Department of English

Xuan An Ho


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Courses


E 314J • Literature And Film

35095 • Spring 2022
Meets TTH 11:00AM-12:30PM RLP 1.108
CDWr

E 314J  l  1-Literature and Film

Instructor:  Ho, X

Unique:  35095

Semester:  Spring 2022

Cross-lists:  none

 

Prerequisite:  One of the following: E 303C (or 603A), RHE 306, 306Q, or T C 303C (or 603A).

Description:  This course revises the classic Film Studies question “What is cinema?” to “What is women’s cinema?”  Although frequently ignored in Film Studies curricula, women have been making movies since the inception of film alongside, and often against, men in the realm of art house, avant-garde, studio, popular, and new wave cinemas.  By framing ongoing conversations in world cinema through the lens of women filmmakers, this course asks students to examine the relationship between art and feminism, and to consider the unique character of women’s filmmaking.  Our attention to women’s films will lead us to question our standards of what great cinema looks like, and in doing so, help us experience cinema in new and open ways.

The primary aim of this course is to help students develop and improve the critical reading, writing, and thinking skills needed for success in upper-division courses in English and other disciplines.  Students will also gain practice in using the Oxford English Dictionary and other online research tools and print resources that support studies in the humanities.  Students will learn basic information literacy skills and models for approaching literature with various historical, generic, and cultural contexts in mind.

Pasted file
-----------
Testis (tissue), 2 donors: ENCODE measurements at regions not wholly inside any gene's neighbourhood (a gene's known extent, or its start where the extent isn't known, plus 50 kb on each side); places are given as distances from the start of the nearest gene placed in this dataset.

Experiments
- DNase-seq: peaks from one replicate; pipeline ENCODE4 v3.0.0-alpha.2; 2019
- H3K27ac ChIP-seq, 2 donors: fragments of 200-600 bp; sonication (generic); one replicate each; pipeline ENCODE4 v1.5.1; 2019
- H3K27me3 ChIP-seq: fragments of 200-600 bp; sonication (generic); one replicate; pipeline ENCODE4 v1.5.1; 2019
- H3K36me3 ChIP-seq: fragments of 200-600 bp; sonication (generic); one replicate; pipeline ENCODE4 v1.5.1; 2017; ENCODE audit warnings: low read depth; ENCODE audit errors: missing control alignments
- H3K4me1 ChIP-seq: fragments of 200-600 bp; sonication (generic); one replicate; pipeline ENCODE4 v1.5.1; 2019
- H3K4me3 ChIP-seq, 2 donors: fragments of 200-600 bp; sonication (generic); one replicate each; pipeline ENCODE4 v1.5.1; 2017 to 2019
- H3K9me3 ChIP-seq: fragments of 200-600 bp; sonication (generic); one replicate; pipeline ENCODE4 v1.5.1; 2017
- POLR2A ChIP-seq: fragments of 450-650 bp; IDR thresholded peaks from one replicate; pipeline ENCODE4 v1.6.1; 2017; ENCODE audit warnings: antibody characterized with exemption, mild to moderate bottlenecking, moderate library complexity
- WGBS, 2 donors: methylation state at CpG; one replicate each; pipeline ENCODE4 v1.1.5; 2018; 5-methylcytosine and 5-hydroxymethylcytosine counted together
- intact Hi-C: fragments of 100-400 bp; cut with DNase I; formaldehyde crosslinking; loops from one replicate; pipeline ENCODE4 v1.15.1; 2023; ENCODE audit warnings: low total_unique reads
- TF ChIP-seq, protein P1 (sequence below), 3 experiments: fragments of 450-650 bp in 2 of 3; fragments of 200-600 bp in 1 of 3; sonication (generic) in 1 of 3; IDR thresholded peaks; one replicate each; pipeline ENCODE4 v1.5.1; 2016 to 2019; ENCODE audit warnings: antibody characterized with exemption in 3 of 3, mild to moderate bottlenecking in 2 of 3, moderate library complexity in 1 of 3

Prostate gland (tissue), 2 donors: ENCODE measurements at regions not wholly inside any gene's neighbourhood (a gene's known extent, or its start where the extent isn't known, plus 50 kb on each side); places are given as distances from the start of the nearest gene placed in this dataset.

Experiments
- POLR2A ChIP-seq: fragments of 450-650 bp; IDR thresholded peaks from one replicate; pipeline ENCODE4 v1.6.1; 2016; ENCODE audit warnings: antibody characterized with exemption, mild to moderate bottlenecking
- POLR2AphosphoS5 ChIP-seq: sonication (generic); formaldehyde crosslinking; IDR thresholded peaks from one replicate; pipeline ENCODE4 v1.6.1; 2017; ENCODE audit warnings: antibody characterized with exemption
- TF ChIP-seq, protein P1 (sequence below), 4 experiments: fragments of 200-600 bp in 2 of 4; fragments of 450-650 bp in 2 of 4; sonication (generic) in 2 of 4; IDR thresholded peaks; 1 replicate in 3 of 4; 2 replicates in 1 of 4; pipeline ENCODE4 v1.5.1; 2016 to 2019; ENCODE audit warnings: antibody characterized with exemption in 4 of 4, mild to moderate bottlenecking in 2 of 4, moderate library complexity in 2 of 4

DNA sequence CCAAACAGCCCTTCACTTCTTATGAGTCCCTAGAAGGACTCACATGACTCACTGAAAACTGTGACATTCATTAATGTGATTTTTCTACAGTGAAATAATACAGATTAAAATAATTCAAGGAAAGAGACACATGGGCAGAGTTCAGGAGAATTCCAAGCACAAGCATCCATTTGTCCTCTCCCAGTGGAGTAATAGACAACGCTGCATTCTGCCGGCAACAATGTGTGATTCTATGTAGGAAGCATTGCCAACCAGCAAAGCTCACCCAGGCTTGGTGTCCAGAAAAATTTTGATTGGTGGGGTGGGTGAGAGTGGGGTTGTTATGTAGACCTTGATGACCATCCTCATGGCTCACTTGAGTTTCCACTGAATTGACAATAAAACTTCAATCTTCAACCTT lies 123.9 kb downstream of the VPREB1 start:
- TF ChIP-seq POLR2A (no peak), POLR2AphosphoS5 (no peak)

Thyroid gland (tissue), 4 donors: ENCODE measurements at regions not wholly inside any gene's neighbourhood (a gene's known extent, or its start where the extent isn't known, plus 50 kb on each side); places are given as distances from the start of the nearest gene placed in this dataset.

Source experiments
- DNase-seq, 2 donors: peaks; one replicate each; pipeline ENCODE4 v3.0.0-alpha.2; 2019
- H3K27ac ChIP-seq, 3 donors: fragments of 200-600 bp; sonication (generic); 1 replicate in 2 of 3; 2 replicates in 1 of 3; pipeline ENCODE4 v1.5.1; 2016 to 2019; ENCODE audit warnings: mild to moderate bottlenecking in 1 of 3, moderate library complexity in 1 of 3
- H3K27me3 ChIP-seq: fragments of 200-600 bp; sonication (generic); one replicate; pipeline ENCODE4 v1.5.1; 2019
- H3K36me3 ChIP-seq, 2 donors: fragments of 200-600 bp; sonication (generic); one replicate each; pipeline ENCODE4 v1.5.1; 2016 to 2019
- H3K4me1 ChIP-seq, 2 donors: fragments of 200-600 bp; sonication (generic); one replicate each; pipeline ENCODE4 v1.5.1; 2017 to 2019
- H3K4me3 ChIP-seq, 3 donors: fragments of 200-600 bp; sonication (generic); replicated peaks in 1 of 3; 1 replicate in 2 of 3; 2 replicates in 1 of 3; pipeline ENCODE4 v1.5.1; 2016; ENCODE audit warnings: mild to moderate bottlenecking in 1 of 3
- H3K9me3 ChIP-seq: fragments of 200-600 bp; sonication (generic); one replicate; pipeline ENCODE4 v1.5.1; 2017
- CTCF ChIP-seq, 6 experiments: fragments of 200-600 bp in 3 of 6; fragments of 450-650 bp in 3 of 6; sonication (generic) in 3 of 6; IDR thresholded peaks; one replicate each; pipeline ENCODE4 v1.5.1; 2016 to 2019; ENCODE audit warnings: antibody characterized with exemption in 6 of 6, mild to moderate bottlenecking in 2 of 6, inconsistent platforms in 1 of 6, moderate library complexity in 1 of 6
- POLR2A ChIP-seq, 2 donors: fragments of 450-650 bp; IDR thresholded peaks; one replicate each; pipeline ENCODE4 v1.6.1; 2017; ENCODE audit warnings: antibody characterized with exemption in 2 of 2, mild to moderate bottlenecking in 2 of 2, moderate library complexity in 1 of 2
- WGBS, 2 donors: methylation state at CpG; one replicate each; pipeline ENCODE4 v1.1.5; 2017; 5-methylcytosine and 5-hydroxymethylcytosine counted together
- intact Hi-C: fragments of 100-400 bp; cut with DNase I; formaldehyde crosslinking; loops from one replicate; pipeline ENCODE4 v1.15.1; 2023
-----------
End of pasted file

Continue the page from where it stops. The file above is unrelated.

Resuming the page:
This course carries a writing flag.  The writing assignments in this course are arranged procedurally with a focus on invention, development through instructor and peer feedback, and revision; they will constitute a major part of the final grade.

Tentative Text List:  Selections from works on feminist and historical film studies, including Laura Mulvey’s “Visual pleasure and narrative cinema,” Maya Deren’s “Cinematography: the creative use of reality,” Patricia White’s Women’s cinema, world cinema: projecting contemporary feminisms, and Rey Chow’s Primitive Passions: Visuality, Sexuality, Ethnography, and Contemporary Chinese Cinema will aid in our understanding of the required films.  The latter will include Julie Dash’s Daughters of the Dust (1991), Agnès Varda’s The Gleaners and I (2000), Lucrecia Martel’s La Ciénaga (2001), Claire Denis’s 35 Shots of Rum (2008), Zero Chou’s Drifting Flowers (2008), and Chloé Zhao’s Songs My Brothers Taught Me (2015).

Requirements & Grading:  First close reading paper, 5 pages: 10%; Revision of close reading paper: 15%; Final essay, 10 pages: 30%; Weekly film responses, 2 pages: 20%; Class presentation of an assigned essay/Group Discussion/Attendance: 25%.

E 314J • Literature And Film

35815 • Fall 2021
Meets TTH 11:00AM-12:30PM MEZ 1.212
Wr

E 314J  l  1-Literature and Film

Instructor:  Ho, X

Unique #:  35815

Semester:  Fall 2021

Cross-lists:  n/a

 

Prerequisites:  One of the following: E 303C (or 603A), RHE 306, 306Q, or T C 303C (or 603A).